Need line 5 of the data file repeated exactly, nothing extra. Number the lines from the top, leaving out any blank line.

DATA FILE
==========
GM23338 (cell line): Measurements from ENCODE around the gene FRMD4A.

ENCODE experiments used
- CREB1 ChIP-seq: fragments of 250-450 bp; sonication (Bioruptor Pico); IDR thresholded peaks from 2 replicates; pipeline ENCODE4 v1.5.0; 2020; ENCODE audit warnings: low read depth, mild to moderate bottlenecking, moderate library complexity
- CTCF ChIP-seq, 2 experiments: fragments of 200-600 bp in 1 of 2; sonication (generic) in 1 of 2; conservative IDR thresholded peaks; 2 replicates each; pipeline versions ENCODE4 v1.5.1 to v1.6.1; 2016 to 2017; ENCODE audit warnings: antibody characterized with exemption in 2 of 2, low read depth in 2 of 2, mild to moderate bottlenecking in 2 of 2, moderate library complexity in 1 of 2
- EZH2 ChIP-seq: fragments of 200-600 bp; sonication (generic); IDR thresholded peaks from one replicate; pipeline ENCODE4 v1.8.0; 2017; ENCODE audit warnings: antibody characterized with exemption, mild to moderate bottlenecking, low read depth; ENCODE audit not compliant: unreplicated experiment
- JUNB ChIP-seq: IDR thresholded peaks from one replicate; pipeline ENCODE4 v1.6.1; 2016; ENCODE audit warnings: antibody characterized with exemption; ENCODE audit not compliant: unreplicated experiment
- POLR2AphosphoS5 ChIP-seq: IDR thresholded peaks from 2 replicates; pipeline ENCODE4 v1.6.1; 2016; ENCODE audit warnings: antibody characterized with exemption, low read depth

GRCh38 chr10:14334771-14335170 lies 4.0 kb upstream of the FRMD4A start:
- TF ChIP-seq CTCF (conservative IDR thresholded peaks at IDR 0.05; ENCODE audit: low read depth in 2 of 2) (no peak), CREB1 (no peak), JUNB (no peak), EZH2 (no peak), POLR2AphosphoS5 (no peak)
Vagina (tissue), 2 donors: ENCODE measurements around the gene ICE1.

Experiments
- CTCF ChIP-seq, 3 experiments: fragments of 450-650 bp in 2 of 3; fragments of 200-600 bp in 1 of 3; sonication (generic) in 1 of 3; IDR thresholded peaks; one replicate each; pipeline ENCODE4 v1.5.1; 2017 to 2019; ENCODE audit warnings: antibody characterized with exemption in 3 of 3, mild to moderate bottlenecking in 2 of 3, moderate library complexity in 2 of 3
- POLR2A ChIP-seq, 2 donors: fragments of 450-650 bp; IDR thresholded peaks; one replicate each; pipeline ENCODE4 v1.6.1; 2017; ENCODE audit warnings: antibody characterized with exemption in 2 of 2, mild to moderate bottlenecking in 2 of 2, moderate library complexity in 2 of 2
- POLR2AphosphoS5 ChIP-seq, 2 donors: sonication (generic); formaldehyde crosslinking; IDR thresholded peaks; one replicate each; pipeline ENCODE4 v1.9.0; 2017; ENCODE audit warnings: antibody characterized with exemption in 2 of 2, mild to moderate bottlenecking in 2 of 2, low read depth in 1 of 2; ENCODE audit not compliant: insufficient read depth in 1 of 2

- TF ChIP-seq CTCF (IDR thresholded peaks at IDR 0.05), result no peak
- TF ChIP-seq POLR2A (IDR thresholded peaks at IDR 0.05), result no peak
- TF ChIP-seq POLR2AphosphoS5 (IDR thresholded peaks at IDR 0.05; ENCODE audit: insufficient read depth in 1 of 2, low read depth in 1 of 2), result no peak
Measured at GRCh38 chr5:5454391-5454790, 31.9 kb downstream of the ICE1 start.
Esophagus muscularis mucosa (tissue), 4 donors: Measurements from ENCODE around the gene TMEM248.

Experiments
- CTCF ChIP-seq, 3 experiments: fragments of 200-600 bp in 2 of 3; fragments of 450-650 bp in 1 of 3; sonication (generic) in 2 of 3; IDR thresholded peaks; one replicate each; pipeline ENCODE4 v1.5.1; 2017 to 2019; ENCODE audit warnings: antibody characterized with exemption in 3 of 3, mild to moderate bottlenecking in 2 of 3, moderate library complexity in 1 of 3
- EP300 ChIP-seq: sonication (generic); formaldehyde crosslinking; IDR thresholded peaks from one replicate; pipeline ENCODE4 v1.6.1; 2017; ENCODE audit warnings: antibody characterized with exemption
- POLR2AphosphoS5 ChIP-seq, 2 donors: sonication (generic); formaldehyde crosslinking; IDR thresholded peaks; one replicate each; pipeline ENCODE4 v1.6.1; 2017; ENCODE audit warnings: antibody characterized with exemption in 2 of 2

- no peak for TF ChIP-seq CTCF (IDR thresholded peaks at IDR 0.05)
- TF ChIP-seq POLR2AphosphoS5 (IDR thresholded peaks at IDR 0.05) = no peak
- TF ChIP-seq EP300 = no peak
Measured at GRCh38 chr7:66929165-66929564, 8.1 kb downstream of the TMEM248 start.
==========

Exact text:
- EZH2 ChIP-seq: fragments of 200-600 bp; sonication (generic); IDR thresholded peaks from one replicate; pipeline ENCODE4 v1.8.0; 2017; ENCODE audit warnings: antibody characterized with exemption, mild to moderate bottlenecking, low read depth; ENCODE audit not compliant: unreplicated experiment